One explanation for the finding is the classic one: that the value comes from dissonance reduction and the need to convince yourself that a painful exercise was worth it. Another theory, however, derives from something closer to the idea expressed by Emile Durkheim, writing in The Elementary Forms of the Religious Life, that pain, when it does not occur naturally, creates communal bonds in part because “suffering creates exceptional strength.” The willingness and ability to endure pain for some greater cause tells you something about yourself and your fellow sufferers. A club is more valuable to you if you and everyone else endured feats of extreme physical endurance to enter it. Indeed, a study of injury among corps de ballet members of the Royal Ballet and former dancers who had been injured enough to end their careers found that pain was seen as both essential and defining for a dancer. “Part of the discipline is to have pain,” one dancer observed. Another made an injury a point of pride: “I danced hard with a sprained ankle, on a sprain!” Because ballet is such a physically grueling sport, and injury such a common occurrence, it is itself almost a mark of dedication and commitment. If you are injured, you are training hard. If you dance through an injury, you are committed to your success. Pain becomes a signal of your suffering, which reveals your identity and your loyalty to the group. You love ballet in part because everyone in it gets hurt; you love temple more because everyone who reached it had to suffer so much.As psychologist Brock Bastian puts it,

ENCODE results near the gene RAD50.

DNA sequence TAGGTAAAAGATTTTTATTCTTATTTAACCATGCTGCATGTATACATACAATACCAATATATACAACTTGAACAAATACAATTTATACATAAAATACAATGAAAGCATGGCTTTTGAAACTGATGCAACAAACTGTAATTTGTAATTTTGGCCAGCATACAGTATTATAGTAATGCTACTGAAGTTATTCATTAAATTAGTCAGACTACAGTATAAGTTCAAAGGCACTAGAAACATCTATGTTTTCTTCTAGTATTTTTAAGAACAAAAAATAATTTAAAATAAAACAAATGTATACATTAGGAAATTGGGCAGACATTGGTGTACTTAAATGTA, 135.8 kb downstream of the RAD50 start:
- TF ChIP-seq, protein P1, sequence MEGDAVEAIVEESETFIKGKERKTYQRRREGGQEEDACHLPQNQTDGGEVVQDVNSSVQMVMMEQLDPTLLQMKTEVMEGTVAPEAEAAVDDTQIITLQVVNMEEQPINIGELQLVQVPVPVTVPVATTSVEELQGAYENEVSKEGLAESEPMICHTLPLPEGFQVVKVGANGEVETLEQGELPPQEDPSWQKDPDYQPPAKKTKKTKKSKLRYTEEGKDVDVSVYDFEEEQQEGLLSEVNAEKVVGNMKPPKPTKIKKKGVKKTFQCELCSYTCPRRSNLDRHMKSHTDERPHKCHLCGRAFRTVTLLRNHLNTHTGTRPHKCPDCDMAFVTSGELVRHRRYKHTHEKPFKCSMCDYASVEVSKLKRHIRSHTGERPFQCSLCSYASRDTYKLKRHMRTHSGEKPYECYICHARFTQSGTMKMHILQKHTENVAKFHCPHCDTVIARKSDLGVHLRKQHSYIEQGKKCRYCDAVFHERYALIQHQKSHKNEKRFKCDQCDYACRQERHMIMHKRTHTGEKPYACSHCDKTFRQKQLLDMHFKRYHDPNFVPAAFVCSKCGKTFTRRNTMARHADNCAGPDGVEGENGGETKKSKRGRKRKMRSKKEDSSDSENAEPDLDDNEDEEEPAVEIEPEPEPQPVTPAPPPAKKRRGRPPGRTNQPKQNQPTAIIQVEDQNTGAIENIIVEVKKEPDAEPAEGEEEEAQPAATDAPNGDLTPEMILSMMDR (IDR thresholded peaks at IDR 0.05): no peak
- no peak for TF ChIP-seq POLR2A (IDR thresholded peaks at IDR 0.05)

We tend to overvalue pleasure, but pain is a central part of what it means to be human and what makes us happy.